For example, Bombas socks (picture below), have a quantity drop-down for their socks. While we’d recommend keeping it if people regularly buy more than a pair at once, there’s a missed opportunity for them to let people buy 2-packs, 3-packs or 4-packs directly on the product page.
To push it even further, if they notice some products are bought in quantities of 2+ as often as individually, they could consider testing packs of 2 pairs as being the default.
This is probably not something worth implementing on products that people rarely buy more than one of at a time, so we’ll want to take a data-driven approach to validate the potential of this strategy.
To do this, log into Google Analytics and navigate to the Product Performance Report, under the Ecommerce tab.
Once you’re in the Product Performance report, you’ll want to pay attention to the Avg. QTY column. This column shows how many of each product people buy on average in one transaction.
The items that qualify for this bundling strategy will have a high Avg. QTY. For example, the items you see below have average quantities that near 2, meaning, quite a few people buy a couple of these in one transaction. Those are the products that are the best suited for this strategy.
Keep in mind that unless you’re already nudging people on your product pages to add more than 1 of the same product to their cart, your Avg QTY numbers may not be very high, so look for numbers greater than 1, but don’t necessarily expect to see 2s or 3s. You’re only looking for signals at this point.
Once you determine which products you’ll apply this strategy to, and the approach you’ll take, don’t forget that it’s critical to A/B test this. While yes, it is data-driven, and has worked with some brands, you still don’t know if your way of implementing it will resonate with customers, and how it’s going to affect conversions.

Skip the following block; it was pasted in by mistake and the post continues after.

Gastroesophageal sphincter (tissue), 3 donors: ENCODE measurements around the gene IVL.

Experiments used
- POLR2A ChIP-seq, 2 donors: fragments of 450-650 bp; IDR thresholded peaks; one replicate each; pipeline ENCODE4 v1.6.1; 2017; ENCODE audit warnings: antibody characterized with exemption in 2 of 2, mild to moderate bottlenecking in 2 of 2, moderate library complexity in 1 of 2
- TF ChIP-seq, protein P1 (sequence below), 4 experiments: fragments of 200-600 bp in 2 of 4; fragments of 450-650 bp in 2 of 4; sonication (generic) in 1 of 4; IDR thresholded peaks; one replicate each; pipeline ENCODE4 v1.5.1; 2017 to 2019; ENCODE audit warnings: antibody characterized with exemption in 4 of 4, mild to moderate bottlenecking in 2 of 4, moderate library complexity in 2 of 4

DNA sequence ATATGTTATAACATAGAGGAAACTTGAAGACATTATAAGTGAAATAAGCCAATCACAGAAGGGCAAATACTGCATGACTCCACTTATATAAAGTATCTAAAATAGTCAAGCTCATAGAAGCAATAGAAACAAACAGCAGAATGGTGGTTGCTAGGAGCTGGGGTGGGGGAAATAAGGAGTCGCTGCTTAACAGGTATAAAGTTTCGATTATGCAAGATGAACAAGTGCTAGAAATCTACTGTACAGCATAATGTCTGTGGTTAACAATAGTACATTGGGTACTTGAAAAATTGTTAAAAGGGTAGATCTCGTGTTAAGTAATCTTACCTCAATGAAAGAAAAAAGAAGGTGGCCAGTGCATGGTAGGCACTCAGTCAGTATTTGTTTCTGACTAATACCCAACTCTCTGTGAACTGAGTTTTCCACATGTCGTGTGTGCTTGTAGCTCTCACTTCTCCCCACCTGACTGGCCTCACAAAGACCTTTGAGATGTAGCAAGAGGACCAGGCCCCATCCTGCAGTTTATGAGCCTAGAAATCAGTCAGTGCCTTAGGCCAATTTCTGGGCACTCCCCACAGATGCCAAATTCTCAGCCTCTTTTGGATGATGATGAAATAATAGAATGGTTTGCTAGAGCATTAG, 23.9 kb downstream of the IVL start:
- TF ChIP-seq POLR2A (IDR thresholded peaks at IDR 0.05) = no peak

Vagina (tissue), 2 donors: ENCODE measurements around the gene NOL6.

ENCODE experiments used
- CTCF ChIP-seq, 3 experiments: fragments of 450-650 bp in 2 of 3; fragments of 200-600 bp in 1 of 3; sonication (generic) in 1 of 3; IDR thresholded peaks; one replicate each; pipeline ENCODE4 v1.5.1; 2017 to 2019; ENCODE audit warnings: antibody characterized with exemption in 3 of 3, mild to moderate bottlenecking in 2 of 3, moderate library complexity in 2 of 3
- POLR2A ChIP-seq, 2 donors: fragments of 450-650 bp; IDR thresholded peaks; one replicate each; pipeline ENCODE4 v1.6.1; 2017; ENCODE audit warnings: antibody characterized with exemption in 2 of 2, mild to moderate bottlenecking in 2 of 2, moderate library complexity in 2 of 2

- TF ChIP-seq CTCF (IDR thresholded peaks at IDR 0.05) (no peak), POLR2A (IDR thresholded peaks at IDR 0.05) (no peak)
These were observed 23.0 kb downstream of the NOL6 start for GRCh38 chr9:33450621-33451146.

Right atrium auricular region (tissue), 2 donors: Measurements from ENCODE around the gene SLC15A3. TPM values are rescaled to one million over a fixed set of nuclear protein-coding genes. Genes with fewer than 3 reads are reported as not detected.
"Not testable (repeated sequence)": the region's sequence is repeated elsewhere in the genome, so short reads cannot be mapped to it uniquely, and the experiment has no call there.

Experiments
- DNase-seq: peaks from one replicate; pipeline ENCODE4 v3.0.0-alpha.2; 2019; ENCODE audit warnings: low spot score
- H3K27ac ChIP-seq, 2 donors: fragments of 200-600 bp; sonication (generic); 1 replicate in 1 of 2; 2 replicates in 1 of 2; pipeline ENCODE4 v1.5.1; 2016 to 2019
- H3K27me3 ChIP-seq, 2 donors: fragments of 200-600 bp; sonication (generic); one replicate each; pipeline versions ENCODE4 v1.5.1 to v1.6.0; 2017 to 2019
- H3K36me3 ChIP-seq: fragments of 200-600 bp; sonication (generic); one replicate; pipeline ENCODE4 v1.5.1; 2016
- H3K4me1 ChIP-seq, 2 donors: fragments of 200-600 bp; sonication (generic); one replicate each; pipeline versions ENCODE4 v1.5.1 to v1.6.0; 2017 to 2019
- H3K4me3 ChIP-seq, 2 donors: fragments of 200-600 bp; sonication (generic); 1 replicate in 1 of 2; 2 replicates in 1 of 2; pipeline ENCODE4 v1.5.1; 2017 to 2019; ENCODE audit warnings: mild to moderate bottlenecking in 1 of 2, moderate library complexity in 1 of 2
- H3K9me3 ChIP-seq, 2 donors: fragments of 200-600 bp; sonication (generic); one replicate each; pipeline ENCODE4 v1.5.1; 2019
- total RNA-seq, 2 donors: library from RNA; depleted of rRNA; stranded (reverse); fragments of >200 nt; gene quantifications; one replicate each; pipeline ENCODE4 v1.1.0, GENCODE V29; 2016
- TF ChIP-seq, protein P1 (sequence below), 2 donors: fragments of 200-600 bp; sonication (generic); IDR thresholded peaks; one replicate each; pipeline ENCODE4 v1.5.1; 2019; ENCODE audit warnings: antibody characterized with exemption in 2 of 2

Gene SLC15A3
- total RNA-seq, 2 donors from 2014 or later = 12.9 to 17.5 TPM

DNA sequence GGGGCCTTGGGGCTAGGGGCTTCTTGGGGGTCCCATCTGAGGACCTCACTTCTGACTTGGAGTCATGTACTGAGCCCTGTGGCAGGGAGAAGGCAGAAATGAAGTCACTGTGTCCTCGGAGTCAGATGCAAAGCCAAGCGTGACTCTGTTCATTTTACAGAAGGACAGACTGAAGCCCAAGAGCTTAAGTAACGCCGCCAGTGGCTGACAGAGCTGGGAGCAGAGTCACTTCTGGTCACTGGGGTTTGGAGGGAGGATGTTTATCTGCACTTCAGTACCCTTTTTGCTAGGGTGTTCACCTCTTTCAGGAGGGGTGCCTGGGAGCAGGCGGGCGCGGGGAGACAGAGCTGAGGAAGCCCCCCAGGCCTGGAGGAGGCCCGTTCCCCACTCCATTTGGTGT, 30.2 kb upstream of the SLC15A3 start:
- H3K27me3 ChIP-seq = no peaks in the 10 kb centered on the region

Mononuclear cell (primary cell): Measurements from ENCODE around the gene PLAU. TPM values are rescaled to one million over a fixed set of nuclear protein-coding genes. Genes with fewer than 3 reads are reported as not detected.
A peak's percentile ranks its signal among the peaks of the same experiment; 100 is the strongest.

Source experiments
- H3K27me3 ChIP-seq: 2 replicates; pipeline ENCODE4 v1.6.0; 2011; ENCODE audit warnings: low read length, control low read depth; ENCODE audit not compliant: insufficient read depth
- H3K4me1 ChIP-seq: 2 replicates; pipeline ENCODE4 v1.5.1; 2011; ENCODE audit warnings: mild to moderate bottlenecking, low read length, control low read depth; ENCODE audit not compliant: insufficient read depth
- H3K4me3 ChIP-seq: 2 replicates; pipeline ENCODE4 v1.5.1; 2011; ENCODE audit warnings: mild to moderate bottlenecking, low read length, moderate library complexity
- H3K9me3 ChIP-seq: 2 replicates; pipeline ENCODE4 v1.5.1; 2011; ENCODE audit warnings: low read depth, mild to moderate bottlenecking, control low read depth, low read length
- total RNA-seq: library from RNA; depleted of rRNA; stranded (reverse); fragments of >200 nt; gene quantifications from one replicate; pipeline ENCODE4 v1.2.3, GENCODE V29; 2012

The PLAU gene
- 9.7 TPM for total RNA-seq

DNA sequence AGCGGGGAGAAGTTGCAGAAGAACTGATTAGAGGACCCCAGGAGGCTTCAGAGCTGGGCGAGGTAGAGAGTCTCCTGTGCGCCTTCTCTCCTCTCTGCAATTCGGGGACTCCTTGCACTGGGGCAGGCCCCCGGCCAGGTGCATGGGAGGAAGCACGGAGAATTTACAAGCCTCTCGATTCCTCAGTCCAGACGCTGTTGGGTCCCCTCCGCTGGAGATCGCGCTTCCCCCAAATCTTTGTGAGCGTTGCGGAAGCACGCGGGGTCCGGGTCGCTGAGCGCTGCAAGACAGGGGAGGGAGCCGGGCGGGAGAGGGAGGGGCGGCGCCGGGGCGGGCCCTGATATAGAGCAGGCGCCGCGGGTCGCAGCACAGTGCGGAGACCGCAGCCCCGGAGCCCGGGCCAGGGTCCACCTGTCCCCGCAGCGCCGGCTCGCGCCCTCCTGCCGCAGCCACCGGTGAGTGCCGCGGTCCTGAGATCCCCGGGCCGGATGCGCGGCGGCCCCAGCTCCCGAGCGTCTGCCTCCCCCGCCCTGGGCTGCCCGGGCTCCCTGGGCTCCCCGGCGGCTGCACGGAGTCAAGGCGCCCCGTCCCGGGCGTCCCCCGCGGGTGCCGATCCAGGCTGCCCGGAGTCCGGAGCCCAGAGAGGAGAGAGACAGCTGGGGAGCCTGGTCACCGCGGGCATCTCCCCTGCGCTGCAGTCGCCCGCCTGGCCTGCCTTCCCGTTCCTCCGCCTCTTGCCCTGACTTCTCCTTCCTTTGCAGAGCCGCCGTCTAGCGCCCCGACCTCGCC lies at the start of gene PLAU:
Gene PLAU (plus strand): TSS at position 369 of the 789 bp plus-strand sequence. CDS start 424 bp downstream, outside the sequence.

Test and learn!
Cross-selling and upselling products in the checkout flow is easy to implement, and a great way to increase AOV. The downside of this is that for the moment, it’s mostly reserved for Shopify Plus merchants who have the ability to customize their checkout page.
Weezie Towels, for example, cross-sells a pair of towels in the last step of their Shopify checkout flow.
One of our clients, Primally Pure Skincare, cross-sells various products ranging from $10 to $40 depending on the products a customer has in their cart.
Our favorite tool here at SplitBase to accomplish this is Order Bump, which is quickly installed on any Shopify Plus store and only costs $99/month. Across the companies we work with that use the tool, we’ve seen that between 3% to 7% of people checking out add an Order Bump upsells / cross-sell to their order.
While installing a tool such as OrderBump is the easy part, finding the best products for the strategy require a little more work.
As a rule of thumb, any product you upsell should be a product that requires little to no explanation. Your visitors are in the checkout flow, about to complete their purchase, there’s no space for lengthy product descriptions, multiple images, or anything else really other than a small thumbnail image, the product’s name, and a short description. If you want visitors to take you up on that offer, make sure people don’t have a thousand questions about the product.